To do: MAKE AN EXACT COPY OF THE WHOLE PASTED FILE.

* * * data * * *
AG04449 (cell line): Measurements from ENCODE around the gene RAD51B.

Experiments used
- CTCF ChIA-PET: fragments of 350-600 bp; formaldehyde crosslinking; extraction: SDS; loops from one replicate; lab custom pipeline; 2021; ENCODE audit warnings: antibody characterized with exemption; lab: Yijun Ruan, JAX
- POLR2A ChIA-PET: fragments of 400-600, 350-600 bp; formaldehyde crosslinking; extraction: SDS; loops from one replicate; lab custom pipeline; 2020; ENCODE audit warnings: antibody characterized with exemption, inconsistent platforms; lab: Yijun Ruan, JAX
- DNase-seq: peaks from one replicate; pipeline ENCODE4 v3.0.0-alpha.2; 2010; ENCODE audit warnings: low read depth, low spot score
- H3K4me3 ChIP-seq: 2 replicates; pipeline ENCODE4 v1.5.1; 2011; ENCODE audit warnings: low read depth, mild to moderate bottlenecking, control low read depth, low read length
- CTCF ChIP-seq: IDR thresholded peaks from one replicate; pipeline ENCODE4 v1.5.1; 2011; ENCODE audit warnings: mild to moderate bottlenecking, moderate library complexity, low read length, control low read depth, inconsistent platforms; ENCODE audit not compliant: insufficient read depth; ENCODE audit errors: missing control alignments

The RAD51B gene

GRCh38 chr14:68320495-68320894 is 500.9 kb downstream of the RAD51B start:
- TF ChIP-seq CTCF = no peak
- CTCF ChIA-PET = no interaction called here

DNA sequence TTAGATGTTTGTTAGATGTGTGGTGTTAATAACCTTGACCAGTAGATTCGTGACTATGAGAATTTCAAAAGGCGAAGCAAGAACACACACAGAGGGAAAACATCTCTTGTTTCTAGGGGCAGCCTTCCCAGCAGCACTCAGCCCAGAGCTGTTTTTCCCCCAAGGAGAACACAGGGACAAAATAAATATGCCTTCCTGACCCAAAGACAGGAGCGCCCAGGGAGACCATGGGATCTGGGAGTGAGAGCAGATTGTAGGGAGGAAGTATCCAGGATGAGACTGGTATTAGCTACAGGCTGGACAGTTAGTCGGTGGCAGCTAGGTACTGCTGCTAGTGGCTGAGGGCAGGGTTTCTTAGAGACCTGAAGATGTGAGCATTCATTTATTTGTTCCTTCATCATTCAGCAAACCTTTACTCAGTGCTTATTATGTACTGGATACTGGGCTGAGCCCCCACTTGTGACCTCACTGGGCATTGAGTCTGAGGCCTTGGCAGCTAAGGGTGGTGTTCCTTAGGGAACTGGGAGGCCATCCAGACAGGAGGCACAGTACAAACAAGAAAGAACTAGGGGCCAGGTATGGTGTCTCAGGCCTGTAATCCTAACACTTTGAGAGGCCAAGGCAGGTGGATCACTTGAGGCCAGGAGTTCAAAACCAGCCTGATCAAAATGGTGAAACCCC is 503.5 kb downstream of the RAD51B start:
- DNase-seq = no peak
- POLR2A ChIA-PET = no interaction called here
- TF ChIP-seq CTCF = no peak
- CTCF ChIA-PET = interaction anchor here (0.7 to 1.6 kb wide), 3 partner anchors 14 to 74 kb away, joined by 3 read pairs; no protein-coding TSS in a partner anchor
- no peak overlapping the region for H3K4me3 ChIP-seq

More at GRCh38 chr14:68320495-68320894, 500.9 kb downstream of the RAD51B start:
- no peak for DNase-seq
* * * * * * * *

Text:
AG04449 (cell line): Measurements from ENCODE around the gene RAD51B.

Experiments used
- CTCF ChIA-PET: fragments of 350-600 bp; formaldehyde crosslinking; extraction: SDS; loops from one replicate; lab custom pipeline; 2021; ENCODE audit warnings: antibody characterized with exemption; lab: Yijun Ruan, JAX
- POLR2A ChIA-PET: fragments of 400-600, 350-600 bp; formaldehyde crosslinking; extraction: SDS; loops from one replicate; lab custom pipeline; 2020; ENCODE audit warnings: antibody characterized with exemption, inconsistent platforms; lab: Yijun Ruan, JAX
- DNase-seq: peaks from one replicate; pipeline ENCODE4 v3.0.0-alpha.2; 2010; ENCODE audit warnings: low read depth, low spot score
- H3K4me3 ChIP-seq: 2 replicates; pipeline ENCODE4 v1.5.1; 2011; ENCODE audit warnings: low read depth, mild to moderate bottlenecking, control low read depth, low read length
- CTCF ChIP-seq: IDR thresholded peaks from one replicate; pipeline ENCODE4 v1.5.1; 2011; ENCODE audit warnings: mild to moderate bottlenecking, moderate library complexity, low read length, control low read depth, inconsistent platforms; ENCODE audit not compliant: insufficient read depth; ENCODE audit errors: missing control alignments

The RAD51B gene

GRCh38 chr14:68320495-68320894 is 500.9 kb downstream of the RAD51B start:
- TF ChIP-seq CTCF = no peak
- CTCF ChIA-PET = no interaction called here

DNA sequence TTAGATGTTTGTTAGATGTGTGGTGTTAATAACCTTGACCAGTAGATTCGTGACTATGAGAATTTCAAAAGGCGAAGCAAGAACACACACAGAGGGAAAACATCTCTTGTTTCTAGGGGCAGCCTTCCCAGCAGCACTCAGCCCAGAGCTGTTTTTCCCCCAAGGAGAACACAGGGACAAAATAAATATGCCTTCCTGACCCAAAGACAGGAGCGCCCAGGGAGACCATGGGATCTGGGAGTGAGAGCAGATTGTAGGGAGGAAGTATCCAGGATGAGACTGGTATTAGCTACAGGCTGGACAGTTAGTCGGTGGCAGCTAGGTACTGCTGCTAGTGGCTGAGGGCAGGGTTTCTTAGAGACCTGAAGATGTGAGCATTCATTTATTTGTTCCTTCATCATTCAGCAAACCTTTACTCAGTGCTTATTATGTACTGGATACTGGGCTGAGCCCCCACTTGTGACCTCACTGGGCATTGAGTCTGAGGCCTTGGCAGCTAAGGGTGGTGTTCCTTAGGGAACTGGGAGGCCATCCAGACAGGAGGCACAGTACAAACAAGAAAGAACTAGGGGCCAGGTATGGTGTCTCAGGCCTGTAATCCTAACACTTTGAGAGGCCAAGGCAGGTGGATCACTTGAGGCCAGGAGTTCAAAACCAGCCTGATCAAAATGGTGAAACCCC is 503.5 kb downstream of the RAD51B start:
- DNase-seq = no peak
- POLR2A ChIA-PET = no interaction called here
- TF ChIP-seq CTCF = no peak
- CTCF ChIA-PET = interaction anchor here (0.7 to 1.6 kb wide), 3 partner anchors 14 to 74 kb away, joined by 3 read pairs; no protein-coding TSS in a partner anchor
- no peak overlapping the region for H3K4me3 ChIP-seq

More at GRCh38 chr14:68320495-68320894, 500.9 kb downstream of the RAD51B start:
- no peak for DNase-seq